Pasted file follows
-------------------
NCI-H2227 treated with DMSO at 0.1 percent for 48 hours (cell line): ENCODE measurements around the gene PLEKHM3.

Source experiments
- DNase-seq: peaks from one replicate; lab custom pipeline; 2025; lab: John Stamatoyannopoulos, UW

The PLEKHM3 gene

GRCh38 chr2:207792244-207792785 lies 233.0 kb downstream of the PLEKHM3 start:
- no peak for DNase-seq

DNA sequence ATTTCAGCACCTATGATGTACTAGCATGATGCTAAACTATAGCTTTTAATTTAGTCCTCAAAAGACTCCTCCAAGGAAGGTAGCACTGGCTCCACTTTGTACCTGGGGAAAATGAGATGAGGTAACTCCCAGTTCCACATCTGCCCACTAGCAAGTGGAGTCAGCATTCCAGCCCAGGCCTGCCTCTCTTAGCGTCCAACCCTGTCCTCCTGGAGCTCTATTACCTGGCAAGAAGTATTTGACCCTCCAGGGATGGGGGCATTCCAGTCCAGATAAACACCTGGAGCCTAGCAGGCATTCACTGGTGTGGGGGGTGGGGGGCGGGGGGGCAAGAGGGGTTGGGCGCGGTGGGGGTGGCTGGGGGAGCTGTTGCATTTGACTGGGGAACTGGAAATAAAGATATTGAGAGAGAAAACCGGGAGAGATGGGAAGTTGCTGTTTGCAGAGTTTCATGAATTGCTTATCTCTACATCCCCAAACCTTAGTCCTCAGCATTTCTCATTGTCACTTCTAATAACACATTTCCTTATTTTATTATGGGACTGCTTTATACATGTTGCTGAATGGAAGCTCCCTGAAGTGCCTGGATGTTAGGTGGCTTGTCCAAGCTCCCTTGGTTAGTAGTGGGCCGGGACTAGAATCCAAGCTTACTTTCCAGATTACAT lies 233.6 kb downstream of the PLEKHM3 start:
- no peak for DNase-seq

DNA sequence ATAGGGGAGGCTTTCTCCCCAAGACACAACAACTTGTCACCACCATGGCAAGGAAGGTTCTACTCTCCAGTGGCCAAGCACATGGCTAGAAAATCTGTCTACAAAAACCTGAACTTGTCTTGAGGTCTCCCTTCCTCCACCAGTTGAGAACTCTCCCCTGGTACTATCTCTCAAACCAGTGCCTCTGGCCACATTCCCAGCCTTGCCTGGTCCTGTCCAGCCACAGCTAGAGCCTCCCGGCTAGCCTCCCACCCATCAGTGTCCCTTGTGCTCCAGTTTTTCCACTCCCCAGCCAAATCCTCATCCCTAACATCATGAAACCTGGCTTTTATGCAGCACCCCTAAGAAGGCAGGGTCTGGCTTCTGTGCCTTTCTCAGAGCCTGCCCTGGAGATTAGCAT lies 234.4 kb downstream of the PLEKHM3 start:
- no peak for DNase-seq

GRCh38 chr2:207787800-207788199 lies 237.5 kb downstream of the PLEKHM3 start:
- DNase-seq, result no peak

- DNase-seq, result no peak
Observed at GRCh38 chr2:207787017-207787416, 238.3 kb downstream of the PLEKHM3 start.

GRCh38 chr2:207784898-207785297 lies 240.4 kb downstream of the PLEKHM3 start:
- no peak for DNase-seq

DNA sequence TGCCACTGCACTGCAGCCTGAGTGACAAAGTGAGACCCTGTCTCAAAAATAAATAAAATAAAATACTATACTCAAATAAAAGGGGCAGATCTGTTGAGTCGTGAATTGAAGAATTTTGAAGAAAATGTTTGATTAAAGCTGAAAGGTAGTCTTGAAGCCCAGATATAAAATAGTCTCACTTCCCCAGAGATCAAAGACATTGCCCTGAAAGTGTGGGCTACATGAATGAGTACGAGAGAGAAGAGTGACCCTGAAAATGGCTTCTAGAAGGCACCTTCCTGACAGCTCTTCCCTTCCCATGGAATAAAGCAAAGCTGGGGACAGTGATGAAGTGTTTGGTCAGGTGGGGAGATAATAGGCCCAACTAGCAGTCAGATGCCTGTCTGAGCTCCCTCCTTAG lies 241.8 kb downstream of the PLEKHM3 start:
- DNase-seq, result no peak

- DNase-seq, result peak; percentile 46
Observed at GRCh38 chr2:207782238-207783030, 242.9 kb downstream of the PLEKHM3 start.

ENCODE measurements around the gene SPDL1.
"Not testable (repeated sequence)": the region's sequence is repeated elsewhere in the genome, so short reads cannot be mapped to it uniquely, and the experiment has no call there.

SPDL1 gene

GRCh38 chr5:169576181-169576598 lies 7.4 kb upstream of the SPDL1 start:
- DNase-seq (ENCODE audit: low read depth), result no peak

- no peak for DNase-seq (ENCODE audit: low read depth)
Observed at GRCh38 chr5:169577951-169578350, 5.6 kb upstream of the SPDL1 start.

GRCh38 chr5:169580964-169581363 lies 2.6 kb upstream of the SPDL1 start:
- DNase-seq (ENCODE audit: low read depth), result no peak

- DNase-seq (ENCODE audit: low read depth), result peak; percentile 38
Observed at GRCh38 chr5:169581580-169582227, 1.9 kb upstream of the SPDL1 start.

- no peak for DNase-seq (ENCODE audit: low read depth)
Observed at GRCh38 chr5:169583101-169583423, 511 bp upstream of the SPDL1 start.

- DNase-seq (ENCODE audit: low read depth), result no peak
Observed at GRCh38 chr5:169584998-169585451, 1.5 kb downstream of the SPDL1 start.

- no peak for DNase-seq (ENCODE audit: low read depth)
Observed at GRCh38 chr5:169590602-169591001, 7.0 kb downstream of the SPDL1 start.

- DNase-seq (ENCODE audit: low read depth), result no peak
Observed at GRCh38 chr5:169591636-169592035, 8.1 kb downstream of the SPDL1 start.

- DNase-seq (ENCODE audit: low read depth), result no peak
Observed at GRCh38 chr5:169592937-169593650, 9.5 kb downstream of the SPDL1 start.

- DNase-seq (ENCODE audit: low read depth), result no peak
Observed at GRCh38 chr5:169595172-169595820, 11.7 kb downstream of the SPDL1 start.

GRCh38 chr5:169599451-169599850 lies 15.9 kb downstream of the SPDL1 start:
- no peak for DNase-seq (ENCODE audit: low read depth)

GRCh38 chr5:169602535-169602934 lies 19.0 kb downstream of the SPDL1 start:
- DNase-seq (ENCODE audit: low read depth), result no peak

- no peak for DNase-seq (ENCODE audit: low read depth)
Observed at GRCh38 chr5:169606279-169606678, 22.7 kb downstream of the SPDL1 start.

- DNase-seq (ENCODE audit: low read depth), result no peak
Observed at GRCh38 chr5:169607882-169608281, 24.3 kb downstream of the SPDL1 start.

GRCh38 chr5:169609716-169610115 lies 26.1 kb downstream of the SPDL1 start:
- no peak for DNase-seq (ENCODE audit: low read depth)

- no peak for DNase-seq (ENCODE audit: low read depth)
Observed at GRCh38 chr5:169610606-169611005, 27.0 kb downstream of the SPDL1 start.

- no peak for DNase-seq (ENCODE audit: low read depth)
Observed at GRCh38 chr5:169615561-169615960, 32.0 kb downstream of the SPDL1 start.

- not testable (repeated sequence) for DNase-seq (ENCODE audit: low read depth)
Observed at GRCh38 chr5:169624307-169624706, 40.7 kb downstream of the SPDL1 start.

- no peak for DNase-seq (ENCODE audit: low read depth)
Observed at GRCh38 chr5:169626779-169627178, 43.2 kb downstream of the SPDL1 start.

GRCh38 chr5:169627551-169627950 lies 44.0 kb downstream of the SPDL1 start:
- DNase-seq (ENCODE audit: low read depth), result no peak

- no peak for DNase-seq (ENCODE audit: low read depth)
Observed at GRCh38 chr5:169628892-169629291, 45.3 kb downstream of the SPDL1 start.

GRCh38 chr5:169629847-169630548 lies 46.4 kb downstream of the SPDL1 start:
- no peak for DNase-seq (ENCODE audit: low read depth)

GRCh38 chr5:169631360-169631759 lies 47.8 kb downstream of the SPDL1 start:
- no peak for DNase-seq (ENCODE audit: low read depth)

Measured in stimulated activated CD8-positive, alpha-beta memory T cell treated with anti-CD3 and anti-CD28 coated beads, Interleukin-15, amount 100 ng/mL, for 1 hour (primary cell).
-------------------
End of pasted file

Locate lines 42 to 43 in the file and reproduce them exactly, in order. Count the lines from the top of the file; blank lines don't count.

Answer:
- DNase-seq (ENCODE audit: low read depth), result no peak
Observed at GRCh38 chr5:169595172-169595820, 11.7 kb downstream of the SPDL1 start.